- Planning the Stress Test: Gather the system data, analyze the system and define the stress test goals.
- Creating Automation Scripts: Write scripts for test automation and generate test data for each test scenario.
- Executing Scripts: Run tests and store stress test results.
- Analyzing Results: Review your test findings and identify any bottlenecks.
- Tweaking and Optimization: Fine-tune your system by changing configurations and optimizing the code to meet desired benchmarks.
Examples of Real-World Stress Testing Scenarios
It’s hard to create strong stress tests without understanding real-world examples that can apply to your software product.
These real-world examples should provide you more clarity beyond a general stress testing definition -that way you know how to apply stress testing in software to your QA testing checklist.
- Results on Education Websites: Peak load is often exceeded for academic websites whenever grades or application results are posted online, particularly on certain days of the year. Stress testing can find the breakpoint of the application, analyze its behavior and identify its recoverability in instances of crashing.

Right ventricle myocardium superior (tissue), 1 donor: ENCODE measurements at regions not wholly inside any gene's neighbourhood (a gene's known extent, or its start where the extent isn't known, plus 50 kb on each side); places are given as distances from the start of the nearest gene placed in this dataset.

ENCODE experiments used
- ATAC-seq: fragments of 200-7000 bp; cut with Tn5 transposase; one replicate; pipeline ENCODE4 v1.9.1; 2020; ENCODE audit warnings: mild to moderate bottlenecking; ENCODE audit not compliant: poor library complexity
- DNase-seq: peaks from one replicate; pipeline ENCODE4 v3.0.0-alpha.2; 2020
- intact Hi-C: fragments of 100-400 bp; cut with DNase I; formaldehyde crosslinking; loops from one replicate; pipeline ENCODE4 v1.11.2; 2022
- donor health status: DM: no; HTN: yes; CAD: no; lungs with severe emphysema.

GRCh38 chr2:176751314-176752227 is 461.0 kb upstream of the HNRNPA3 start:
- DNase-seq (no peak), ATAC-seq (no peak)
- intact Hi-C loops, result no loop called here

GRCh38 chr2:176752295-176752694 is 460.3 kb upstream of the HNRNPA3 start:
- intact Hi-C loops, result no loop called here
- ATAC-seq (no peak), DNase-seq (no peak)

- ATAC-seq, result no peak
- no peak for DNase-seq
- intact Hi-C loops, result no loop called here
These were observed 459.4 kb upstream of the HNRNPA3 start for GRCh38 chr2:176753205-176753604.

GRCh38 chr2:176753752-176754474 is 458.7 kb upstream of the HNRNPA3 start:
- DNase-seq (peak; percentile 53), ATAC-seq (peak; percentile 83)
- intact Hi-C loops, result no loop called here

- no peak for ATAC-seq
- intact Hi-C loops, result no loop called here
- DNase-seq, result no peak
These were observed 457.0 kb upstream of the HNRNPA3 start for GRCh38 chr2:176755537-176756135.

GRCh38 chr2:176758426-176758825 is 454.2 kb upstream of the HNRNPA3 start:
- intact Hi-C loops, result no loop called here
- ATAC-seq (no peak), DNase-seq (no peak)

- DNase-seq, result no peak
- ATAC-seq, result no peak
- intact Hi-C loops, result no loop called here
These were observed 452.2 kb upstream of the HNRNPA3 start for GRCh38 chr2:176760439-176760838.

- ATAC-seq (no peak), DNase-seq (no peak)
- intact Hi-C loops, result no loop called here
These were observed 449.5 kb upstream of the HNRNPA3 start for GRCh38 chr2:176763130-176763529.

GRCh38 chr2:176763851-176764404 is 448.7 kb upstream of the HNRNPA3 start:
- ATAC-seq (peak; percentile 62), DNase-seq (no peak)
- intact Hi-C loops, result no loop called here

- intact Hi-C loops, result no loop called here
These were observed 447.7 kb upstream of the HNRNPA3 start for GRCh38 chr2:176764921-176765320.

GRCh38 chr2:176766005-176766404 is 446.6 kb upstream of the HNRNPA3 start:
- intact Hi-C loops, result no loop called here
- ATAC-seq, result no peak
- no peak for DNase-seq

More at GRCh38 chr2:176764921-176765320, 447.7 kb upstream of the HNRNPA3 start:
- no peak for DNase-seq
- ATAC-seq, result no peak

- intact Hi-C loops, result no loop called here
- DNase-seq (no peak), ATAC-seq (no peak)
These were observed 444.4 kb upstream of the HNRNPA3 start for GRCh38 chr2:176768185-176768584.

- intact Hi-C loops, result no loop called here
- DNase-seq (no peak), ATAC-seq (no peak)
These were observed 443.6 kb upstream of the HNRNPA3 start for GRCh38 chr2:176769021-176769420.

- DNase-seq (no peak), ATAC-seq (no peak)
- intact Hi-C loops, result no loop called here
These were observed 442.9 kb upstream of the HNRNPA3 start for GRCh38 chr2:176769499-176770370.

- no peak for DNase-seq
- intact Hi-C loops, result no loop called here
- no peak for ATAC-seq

- Product Hype for eCommerce Applications: Flash sales, new product releases, and sales-driven events - all these instances in eCommerce attract more users than peak periods within a short time frame to your software product. Knowing that your application can handle the spike in traffic and user activity is what stress testing is all about.
- News Websites Following Breaking News: One viral story can crash a news site. An application that undergoes regular stress testing can be prepared for unpredictable moments of increased user activity within your system.
Recommended Tools for Stress Testing
A great place to start planning your stress tests is by reviewing these testing tools.
- LoadRunner: As one of the industry leaders among performance testing tools, LoadRunner offers a free community version and supports 50 virtual user load tests.